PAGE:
The successful pushback in Selangor against the cabal of powerful families and logging interests in Malaysia who have seemed intent on monetising every last standing tree for the own benefit is of incalculable importance to the next generation in the country and beyond.
The youthful son of the Sultan, who had himself directed one of the companies involved in the ‘development’ plan has even stepped forward to articulate why. Now disowning the project, he has declared himself a champion against eco-destruction given the consequences in terms of extinctions and climate change that threaten his generation and the survival of billions of people on the planet.
Good. So, why did this happen and why has the egregious timber giant Samling (run by the Sarawak Yaw family who are responsible for widespread misery and present flooding in that state) been forced to slink away from its plans to flatten the forest and evict its denizens to build yet another concrete sprawl that nobody wants?
The reason is popular protest by the outraged people of Selangor that put the wind up the PH dominated state government whose MB had plainly decided to genuflect to the powerful wishes of the local royals who have been used to help themselves to the resources of the state unfettered.
It is worth noting that this Amirudin Shari is a protege of his predecessor who ran off to join the present PN government which has returned the network of looters voted out at the last federal election to office.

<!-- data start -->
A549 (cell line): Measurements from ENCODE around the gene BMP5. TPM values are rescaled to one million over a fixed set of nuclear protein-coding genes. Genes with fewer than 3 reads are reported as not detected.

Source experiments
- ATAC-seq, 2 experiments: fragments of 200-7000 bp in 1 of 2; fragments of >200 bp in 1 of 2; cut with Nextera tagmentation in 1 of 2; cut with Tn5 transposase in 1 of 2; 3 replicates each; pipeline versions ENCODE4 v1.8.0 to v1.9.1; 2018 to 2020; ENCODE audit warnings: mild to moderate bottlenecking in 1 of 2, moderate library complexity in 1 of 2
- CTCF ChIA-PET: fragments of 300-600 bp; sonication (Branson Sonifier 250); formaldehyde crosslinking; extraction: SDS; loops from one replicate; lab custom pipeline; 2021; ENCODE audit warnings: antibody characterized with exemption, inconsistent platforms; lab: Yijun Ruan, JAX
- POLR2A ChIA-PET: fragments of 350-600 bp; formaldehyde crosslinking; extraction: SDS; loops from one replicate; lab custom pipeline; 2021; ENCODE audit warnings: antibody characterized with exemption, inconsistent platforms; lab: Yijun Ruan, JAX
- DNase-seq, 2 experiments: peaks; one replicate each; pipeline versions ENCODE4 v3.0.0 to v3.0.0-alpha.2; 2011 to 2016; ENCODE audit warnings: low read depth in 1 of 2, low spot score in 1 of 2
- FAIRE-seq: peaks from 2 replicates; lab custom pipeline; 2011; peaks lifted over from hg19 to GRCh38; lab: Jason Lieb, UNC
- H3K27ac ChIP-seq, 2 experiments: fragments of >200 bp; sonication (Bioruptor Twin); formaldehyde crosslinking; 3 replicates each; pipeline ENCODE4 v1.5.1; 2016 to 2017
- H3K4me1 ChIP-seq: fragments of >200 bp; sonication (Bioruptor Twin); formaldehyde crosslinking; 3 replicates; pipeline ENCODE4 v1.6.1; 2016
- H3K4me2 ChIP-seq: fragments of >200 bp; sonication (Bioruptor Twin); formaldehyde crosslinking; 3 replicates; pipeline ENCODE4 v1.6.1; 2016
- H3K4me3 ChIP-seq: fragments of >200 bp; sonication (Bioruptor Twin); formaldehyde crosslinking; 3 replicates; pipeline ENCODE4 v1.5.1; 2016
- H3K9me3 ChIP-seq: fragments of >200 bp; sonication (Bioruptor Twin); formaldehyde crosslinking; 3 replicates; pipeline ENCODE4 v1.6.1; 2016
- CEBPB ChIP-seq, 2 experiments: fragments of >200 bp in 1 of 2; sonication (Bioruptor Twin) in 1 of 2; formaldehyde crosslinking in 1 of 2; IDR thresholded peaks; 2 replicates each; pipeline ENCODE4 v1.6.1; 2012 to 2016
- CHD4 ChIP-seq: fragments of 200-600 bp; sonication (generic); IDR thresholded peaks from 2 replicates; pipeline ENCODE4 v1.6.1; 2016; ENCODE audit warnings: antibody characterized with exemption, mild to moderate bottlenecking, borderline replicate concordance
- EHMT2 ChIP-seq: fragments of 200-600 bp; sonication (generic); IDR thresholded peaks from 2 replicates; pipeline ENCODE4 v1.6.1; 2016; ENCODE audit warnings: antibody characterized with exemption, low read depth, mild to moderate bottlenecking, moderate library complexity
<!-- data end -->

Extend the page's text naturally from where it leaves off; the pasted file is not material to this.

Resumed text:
The PKR national leader Anwar Ibrahim intervened, doubtless mindful of the disastrous effects of such tawdry practices on the reputation of his party in a state where the population had overwhelmingly voted in their coalition on the basis of a reform agenda. He could not afford the political consequences and Amirudin was forced to comply.
Anwar has also made clear that he is rightly mindful, like the Raja Muda, of the short-sightedness of the logging and plantation orgy that has all but destroyed one of the most significant natural landscapes on the planet.
The re-gazetting of Kuala Langat therefore represents a triumph of hope for democratic development in Malaysia and for the rescue of the natural landscape from the mafia of looters who have run rampant for decades under PN.
It is notable that in states which have yet to elect parties with reforming agendas or whose reform governments have also been bought over and over-turned by the rich and powerful such protests about similar scandals have yet to make the slightest impact on the self-serving elites who have worked in tandem to help themselves to the wealth of the state, to turf the poorest and most vulnerable indigenous folk from their homes and obliterate the landscape.
Perhaps the progressive princes from Selangor and other more enlightened regions might join hands with each other and indeed other royal figures (The Prince’s Trust in the UK is primarily dedicated to the environment) to set the badly needed example that might still save a proportion of Malaysia’s proud natural heritage for the world to see?
COP 26 takes place in Glasgow in December, Selangor and Malaysia ought to be taking part as its next step in saving the next generation and this from the disaster of man made (greed induced) climate change and species extinction.